How far was the First World War the main cause of the fall of the Romanov’s in February 1917?’ (30 marks)
The Romanov’s were the ruling family of Russia from 1613 to 1917. This, however, all ended when Tsar Nicholas II abdicated the throne as the result of what would become known as the February Revolution, although there were many factors that affected Nicholas’ decision. To a certain extent, you could blame the First World War for the downfall of the Romanov’s. However, it could also be argued that it was existing problems and the Tsar’s unwillingness to change that ultimately resulted with the Romanov’s downfall.
World War One was the spark that ignited revolution. At the start of the war, Nicholas was very popular indeed. The Russian public were extremely patriotic and had a newfound sense of respect and duty towards their Tsar. The Tsar had come out of 1905 looking better than ever; the October Manifesto had gained him the support of peasantry by abolishing the mortgages; and he gained the support of the nobility by giving them positions of power within the duma’s and zemstva’s. However, the First World War changed all this. Russia was known throughout Europe as being a ‘backwards’ country that desperately needed to industrialise. Russia’s lack of modernisation meant that their transportation systems were extremely underdeveloped, and thus getting equipment to the Front proved to be a great challenge indeed. This resulted in many shortages; for instance, in 1915, some Russian artillery units were limited to firing three shells per day. This, in turn, caused a significant number of casualties and deaths, and by the end of 1915, two million men had been wounded or taken prisoner. This aided the Romanov’s downfall because it caused low morale throughout the population, thus people‘s patriotism and trust in the Tsar was slowly diminishing.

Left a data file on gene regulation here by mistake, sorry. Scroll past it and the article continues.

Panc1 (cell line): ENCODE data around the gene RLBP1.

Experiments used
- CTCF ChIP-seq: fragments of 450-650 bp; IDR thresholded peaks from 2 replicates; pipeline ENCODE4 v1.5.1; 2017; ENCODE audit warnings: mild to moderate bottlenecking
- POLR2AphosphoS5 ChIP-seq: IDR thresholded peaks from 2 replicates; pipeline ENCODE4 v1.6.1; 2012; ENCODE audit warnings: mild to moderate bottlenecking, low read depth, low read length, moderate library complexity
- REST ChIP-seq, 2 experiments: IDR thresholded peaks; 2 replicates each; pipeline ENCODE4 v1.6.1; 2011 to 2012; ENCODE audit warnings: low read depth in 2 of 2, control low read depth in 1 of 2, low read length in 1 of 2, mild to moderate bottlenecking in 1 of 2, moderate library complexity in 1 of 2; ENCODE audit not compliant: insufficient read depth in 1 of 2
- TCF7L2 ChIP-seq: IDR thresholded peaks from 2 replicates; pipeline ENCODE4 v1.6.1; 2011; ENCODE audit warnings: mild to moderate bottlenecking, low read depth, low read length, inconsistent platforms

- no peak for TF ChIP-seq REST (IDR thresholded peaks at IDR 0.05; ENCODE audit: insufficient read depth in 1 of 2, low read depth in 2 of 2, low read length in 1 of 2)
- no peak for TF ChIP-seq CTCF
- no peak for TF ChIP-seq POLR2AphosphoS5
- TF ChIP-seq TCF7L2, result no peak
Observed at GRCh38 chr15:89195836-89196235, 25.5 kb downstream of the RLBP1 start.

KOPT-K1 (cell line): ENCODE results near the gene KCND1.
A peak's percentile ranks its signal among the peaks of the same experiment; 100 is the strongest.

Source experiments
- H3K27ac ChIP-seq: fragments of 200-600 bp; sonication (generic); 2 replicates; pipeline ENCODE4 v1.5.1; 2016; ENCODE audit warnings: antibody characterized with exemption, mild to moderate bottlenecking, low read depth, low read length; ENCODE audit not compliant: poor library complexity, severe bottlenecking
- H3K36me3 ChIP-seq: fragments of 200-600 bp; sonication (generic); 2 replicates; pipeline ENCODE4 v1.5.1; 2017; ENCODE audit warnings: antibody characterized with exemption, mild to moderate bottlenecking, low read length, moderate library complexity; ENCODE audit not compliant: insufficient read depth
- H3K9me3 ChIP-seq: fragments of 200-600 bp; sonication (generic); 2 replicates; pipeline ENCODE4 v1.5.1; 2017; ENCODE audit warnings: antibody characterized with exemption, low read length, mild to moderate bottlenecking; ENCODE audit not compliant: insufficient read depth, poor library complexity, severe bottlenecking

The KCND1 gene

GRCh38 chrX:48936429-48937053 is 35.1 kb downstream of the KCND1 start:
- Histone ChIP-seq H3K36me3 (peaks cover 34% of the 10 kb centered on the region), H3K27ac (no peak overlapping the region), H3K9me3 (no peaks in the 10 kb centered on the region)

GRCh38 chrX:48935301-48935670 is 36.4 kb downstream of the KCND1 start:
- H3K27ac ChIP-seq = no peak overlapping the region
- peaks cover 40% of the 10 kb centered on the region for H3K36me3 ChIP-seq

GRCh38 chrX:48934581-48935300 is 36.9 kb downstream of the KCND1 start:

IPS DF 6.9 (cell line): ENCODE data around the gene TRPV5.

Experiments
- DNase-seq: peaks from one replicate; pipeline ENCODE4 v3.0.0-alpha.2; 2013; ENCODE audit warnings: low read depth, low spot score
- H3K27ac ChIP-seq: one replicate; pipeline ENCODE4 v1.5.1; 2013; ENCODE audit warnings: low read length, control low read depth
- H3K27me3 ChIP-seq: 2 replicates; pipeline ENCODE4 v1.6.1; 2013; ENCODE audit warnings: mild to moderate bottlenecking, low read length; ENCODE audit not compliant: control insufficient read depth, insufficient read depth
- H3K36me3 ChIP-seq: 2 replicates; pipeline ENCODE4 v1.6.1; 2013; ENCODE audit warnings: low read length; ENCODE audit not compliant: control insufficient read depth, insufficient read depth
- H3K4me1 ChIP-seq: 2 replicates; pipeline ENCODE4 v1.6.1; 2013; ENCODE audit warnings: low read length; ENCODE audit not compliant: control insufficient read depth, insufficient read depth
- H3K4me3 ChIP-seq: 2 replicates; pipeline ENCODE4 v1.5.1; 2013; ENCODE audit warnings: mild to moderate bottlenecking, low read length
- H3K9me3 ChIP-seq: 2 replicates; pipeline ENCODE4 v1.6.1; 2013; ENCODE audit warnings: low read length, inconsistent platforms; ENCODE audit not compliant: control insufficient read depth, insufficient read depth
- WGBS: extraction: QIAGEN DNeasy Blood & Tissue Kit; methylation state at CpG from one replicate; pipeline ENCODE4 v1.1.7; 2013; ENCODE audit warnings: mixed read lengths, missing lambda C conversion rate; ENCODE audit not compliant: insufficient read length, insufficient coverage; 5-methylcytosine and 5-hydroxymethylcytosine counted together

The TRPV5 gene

What’s more, in August 1915, Nicholas took over personal command of Russia’s armed forces. This meant that he was...